Whether the state is taking all reasonable steps, on an ongoing basis, to find a child who has run away from a placement will affect the reviewer’s assessment of several items. If the state isn’t taking all reasonable steps to find the child, it follows that the agency would be unable to appropriately assess, visit, engage, or provide services to the youth, which would affect ratings in Items 3, 13, 14, 16, 17, and 18 (if applicable). If the state is actively attempting to locate the child on an ongoing basis, the reviewer should not consider the period of time during which the child was on runaway status in the assessment of Items 13, 14, 16, 17, and 18 (if applicable). In Item 3, the efforts being made to locate the child should be considered positively in the reviewer’s overall evaluation of ongoing risk/safety assessment during the PUR.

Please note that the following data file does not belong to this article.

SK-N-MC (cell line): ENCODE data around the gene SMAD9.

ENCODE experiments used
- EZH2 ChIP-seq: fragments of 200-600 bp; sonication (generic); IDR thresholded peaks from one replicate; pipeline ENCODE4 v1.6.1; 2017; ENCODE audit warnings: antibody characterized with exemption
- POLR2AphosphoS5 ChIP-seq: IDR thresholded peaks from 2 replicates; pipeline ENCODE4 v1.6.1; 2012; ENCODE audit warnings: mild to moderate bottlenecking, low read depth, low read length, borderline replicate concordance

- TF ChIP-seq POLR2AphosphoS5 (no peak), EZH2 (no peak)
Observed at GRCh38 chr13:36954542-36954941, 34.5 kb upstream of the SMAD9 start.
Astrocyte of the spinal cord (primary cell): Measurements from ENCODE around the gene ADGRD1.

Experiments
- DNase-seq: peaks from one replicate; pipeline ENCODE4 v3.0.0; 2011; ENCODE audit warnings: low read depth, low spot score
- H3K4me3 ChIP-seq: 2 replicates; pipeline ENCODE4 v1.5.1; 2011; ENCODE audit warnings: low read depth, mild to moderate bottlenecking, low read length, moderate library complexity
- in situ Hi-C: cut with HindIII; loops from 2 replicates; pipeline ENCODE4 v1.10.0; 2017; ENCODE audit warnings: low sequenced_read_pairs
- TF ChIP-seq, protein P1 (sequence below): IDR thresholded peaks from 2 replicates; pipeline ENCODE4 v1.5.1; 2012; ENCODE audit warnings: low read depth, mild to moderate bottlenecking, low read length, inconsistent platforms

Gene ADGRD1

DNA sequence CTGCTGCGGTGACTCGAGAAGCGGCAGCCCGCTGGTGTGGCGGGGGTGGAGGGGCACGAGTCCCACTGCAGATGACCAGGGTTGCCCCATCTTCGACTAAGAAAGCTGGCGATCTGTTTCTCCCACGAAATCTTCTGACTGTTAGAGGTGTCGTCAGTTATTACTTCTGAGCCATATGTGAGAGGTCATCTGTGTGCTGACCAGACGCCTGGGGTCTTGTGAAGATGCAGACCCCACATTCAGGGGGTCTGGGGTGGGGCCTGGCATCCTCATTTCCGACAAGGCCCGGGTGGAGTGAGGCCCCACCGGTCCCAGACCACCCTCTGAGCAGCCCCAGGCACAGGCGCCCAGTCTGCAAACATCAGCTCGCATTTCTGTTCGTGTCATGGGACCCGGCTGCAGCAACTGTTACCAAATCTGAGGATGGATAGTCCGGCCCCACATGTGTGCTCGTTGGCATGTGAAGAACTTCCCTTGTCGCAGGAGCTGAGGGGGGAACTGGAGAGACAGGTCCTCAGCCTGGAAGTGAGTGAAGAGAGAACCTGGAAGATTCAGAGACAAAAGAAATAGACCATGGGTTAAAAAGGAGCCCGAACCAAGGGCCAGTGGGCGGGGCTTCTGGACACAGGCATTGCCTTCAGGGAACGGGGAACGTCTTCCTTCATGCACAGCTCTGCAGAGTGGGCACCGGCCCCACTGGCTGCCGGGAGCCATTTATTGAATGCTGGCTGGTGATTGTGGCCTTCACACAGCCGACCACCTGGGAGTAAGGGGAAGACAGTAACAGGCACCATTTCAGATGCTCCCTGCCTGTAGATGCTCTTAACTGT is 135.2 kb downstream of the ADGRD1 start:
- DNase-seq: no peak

Regardless of the agency’s efforts to locate a youth on runaway status, the agency should still be able to identify appropriate permanency goals for the child, process timely termination of parental rights as applicable, work toward achieving timely permanency (e.g., searching for/preparing permanent placements for the child or working with parents toward reunification, based on case circumstances) and formulate assessments of the youth’s needs, including identifying needed services for the child. Therefore, Items 5, 6, and 12 should be rated based on the agency’s efforts in these areas.